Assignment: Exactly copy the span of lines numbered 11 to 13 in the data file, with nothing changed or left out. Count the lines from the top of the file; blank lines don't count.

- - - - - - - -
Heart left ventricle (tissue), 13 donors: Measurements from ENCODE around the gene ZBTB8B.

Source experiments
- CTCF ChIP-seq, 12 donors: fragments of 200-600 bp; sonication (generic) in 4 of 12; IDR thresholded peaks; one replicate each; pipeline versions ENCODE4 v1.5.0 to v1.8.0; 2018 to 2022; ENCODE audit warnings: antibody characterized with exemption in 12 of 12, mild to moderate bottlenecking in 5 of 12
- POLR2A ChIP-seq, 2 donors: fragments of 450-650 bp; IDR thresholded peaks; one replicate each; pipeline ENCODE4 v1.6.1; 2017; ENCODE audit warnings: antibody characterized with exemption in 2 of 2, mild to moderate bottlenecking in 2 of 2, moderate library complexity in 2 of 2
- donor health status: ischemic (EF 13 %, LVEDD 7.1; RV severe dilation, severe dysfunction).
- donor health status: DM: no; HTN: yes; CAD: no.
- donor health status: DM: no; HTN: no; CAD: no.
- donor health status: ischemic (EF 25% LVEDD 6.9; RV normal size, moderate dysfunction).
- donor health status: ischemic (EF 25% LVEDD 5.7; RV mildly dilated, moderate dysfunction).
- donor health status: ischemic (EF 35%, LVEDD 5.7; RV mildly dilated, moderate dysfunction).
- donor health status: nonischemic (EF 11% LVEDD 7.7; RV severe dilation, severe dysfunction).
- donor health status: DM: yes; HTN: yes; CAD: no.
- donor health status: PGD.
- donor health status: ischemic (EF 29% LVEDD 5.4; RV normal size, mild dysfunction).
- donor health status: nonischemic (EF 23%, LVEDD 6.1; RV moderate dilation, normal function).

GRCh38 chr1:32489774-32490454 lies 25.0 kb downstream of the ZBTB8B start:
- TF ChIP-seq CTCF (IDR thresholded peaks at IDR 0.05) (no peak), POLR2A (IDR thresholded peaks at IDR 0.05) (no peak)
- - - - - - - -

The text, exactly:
- donor health status: nonischemic (EF 11% LVEDD 7.7; RV severe dilation, severe dysfunction).
- donor health status: DM: yes; HTN: yes; CAD: no.
- donor health status: PGD.